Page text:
Argunners will be publishing a series of amazing WWII photographs recently uncovered from the archives of General Charles Day Palmer, who was a four-star General. Most of the photographs were confidential photographs taken by the U.S. Signal Corps not fit for publication, Brig. Gen. was allowed to have them for private use after censoring (names of places etc.). Although this first part were more general photographs of WWII. The second part depict the true horrors of war. The final part ends with more photographs on the liberation and “war necessary destruction” as General Palmer remarked on one of the photographs
Charles Day Palmer was born in Chicago, Illinois on February 20, 1902. After graduating from Washington High School in Washington, D.C., he entered the United States Military Academy, where he graduated in 1924. During World War II, he worked in the British West Indies to establish military bases and ran projects on anti-submarine warfare.
In 1944, he became the Chief-of-Staff of the 2nd Armored Division, nicknamed “Hell on Wheels”, participating in the Invasion of Normandy, break-out from Saint-Lo and the crossing of the Siegfried Line. In October, he was transferred as Chief-of-Staff to the VI Corps, where he received a battlefield promotion to Brigadier-General.
After World War II, Palmer took part in the Korean War. During his career, he received various valor and service awards such as the Distinguished Service Medal, Legion of Merit and the Bronze and Silver Star. He passed away on June 7, 1999 in Washington, D.C. The photographs were shared by his grandson, Daniel Palmer, honoring the memories and service of his grandfather.
U.S. Soldier examines the grave of an unknown U.S. soldier, who was buried by the enemy before retreating. The first American soldier that noticed the grave, decorated it with mortar shells and ferns. (#P03)
Dead American and German soldiers at a cemetery before burial, place unknown. Each body is placed in a mattress cover. German prisoners are doing the work of digging the graves and placing the bodies in them. (#P04)
M-10 Tank Destroyer from the 636th Tank Destroyer Battalion supporting the 143rd Infantry Regiment, 36th Division in Rohrwiller, 4 February 1945. You can see the town’s church damaged by shell blasts. (Backside – #P06)
Prisoners of War from the German Military Police force and Gestapo agents of the city of Strasbourg are led to the 3rd Infantry Division. POW are escorted by the French FFI. (#P07)
Dead horses and wrecked vehicles & equipment of a German convoy are strewn along the road in the vicinity of Lug, Germany. Following an attack from U.S. Artillery. The Germans were trying to escape encirclement by 3rd and 7th Armies. (#P08)
A German underground ball-bearing factory in Germany, where all size bearings were made. Shown is a row of polishing and grinding machines used to finish the bearings. This might be in Schweinfurt? (#P09)
English M-5 Anti-tank mines are used to blow up German Pill Boxes. 400 lbs of TNT are being set off inside the pill box. (#P11)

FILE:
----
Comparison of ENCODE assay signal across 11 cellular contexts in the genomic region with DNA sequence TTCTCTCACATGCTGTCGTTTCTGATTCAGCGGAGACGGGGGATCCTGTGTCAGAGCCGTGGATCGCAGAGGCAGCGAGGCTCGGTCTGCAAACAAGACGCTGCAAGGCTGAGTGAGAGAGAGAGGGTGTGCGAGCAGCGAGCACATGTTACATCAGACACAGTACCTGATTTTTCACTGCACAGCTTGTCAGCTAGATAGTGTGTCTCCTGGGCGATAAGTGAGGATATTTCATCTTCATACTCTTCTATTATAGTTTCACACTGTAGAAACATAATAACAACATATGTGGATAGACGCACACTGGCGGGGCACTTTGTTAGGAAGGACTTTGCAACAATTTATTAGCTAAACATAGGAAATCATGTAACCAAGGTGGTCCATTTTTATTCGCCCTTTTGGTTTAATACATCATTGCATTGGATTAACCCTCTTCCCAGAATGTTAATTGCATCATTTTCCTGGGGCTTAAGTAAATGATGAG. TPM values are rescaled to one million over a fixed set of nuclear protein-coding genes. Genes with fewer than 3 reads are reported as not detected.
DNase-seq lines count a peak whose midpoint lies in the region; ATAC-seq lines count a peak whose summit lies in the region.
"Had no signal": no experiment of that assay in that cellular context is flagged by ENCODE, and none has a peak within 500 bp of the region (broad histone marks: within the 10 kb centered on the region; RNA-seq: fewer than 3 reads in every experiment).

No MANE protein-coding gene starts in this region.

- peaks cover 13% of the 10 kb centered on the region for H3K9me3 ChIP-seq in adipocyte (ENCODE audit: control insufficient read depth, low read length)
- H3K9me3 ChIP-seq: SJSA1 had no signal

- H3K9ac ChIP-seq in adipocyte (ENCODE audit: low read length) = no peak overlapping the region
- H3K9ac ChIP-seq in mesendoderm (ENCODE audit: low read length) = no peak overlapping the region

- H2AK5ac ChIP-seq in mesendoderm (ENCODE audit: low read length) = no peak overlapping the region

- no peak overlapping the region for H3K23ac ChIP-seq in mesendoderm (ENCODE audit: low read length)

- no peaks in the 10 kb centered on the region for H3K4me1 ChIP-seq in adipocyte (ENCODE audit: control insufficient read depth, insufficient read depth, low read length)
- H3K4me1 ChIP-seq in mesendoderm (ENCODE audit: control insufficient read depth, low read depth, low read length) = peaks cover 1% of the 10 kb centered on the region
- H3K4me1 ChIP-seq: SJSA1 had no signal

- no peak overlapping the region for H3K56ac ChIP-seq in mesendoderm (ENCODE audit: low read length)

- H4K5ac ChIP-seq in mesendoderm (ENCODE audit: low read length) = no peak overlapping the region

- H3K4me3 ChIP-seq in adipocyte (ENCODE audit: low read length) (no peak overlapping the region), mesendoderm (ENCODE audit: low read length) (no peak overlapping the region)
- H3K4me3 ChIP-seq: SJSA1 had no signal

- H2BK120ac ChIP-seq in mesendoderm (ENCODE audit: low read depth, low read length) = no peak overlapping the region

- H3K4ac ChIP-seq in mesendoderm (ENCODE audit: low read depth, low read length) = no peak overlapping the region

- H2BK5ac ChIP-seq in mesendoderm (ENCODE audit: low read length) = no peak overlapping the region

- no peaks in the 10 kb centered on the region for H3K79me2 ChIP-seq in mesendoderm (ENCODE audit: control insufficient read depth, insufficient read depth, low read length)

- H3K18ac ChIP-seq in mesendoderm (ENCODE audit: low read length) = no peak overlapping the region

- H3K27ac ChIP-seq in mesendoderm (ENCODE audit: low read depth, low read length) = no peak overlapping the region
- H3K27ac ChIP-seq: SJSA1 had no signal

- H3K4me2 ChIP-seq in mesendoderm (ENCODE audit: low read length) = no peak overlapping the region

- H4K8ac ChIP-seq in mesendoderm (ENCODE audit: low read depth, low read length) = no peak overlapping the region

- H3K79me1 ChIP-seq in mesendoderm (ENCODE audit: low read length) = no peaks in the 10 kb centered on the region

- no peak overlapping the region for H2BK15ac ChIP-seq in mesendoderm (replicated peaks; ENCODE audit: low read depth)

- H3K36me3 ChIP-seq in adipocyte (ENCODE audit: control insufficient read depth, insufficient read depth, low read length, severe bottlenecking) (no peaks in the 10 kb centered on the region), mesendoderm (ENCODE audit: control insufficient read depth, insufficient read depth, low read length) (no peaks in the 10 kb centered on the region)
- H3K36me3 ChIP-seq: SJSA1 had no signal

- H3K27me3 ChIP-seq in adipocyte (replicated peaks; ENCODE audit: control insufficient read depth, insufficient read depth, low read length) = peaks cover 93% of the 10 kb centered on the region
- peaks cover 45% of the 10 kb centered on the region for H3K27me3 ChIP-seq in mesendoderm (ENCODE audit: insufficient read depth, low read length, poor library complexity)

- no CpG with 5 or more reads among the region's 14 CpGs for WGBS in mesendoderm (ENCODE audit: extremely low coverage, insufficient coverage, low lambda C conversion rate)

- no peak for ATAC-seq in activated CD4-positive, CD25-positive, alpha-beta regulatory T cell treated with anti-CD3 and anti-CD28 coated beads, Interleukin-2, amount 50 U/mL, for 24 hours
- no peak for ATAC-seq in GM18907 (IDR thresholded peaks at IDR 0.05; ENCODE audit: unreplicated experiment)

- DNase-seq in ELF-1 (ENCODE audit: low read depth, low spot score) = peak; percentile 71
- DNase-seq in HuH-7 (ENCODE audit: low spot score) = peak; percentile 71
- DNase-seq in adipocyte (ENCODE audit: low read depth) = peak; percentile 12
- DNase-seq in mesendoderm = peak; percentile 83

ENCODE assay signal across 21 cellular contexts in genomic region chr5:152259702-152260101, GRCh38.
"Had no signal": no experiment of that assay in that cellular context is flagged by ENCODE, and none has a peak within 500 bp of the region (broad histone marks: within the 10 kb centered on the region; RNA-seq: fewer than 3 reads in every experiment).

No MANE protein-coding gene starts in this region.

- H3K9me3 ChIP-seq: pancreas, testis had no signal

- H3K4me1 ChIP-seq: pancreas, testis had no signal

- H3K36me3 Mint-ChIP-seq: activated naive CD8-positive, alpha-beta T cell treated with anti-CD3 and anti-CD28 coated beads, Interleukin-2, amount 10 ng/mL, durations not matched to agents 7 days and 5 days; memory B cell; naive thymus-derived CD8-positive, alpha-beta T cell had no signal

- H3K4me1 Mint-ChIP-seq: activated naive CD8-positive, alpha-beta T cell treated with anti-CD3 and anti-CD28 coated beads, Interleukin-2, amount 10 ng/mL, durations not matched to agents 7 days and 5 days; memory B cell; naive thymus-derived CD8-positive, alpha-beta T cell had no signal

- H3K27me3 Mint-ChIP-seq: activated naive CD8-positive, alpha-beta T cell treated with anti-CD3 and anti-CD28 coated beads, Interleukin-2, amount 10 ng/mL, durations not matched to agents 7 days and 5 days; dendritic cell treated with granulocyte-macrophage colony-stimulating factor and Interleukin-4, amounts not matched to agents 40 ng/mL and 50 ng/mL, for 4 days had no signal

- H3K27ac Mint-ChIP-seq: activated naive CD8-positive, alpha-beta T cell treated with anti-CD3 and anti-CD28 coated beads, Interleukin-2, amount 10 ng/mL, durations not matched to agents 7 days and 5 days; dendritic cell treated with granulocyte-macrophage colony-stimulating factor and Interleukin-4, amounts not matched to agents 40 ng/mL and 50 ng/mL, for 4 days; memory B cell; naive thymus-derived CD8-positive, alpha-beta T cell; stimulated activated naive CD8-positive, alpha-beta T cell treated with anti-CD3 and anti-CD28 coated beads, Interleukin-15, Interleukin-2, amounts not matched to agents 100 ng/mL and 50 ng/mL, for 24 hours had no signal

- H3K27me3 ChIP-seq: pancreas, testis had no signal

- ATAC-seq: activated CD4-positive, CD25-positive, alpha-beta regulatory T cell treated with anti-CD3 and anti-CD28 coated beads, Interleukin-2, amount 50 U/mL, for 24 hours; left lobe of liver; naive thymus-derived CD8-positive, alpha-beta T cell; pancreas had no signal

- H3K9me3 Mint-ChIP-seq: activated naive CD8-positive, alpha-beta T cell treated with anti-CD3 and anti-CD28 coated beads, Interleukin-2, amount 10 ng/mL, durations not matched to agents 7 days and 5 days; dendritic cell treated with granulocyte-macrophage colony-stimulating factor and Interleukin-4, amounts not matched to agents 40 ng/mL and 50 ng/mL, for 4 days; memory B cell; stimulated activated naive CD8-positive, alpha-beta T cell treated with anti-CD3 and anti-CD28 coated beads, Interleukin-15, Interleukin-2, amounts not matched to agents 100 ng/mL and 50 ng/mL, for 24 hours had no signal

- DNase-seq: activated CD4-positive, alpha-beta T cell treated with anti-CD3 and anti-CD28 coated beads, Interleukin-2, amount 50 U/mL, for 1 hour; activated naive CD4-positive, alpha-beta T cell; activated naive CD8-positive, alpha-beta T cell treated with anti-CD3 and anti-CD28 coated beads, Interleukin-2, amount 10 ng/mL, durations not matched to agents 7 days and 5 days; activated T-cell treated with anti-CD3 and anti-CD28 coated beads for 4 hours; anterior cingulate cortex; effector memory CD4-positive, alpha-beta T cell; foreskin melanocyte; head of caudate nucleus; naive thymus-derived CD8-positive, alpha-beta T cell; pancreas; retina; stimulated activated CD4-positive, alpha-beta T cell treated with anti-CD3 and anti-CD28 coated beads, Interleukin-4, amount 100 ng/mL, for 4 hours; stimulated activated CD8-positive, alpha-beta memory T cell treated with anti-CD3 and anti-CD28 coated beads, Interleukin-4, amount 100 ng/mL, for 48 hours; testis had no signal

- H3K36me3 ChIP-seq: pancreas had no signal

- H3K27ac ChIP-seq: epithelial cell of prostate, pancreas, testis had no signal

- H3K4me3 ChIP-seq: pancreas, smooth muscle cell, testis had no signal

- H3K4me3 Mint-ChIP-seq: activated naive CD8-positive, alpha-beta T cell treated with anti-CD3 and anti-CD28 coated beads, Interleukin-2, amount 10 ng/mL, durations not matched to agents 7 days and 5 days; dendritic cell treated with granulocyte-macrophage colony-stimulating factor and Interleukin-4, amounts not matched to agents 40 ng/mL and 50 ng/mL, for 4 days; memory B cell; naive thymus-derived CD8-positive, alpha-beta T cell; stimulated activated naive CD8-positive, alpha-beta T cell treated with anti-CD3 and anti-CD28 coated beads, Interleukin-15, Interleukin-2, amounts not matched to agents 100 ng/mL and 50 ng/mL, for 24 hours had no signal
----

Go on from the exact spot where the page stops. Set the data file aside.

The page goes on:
American forces are trying to recapture Wingen-sur-Moder from German mountain 6. SS-Gebirgsjäger Division troops, who infiltrated it during the night, dislodging American troops and taking a number of Prisoners. Hotel ‘Wenk’ and Gasoline are in yard and hit by a tracer bullet, resulting in the burning, as seen in photograph. In the church tower on the left is a German lookout, who is also sniping at the U.S. soldiers. (#P12)
Helmet and Rifle mark the spot in a ditch by road where two Infantrymen gave their lives, during a new drive by Seventh Army which opened on a front of fifty miles from Saarbrücken to the Rhine. (#P13)
Seventh Army men looking for snipers in the Bobenthal, Germany. (#P14)
When this wrecker towing a 155mm Howitzer became stuck in the mud in a road, nothing less than a Bulldozer could budge it. (#P15)
Path of a B-17 as it crash-landed into a snow covered field on the Seventh Army front. Pilot escaped with minor cuts when he rode the plane in after the crew bailed out. Note: Pole in foreground clipped by the plane as it came in. (#P16)
Charred remains of a German pilot, the plane was brought down by small arms fire on March 15, first day of Seventh Army offensive in Germany. – Interesting note, thanks to this forum, the plane was I.D. and it turns out that it is most likely an U.S. P-47! (#P19)
A German bridge is blown sky high by U.S. Engineers, destroying span as a defensive measure against German troops pressing towards the town. (#P20)
U.S. Soldier standing next to the remains of a German soldier he just discovered near German Howitzers, which were destroyed by the Seventh Army. (#P21)
We are looking in help to identify some of the places; personalities, equipment or units that are shown on the photographs, as many of the backsides are unreadable due age of time and wartime censoring. Contact us, if you can help. Supply the referral number in the e-mail (ex. Backside – #P01) so we know which photograph you are talking about.
Photographical Credits: U.S. Signal Corps and General Charles Day Palmer.
I.D. Photographers: 1st Lt. Harold L. Valentine (#P36), T/5 Allan G. Smith Jr.(#P01, #P04, #P09, #P10, #P16, #P25, #P30), T/5 Ernest Brown (#P02, #P11, #P20, #P31, #P39), T/5 Robert F. Stubenrauch (#P03, #P08, #P19, #P21, #P27), T/5 Albert Gretz (#P07, #P29), T/5 Louis Weintraub (#P22), T/4 Irving Leibowitz (#P05, #P24), T/4 Clifford Bell (#P35), T/4 Edward G. Newell (#P12, #P33), T/4 Benneth Fenberg (#P14), T/4 Sidney Blau (#P13), Pvt. Brazle J Mc Croby, Jr (#P23, #P26), Pvt. Norman S. Lowery (#P32, #P37), Pvt. Wm. E. Miller (#P34)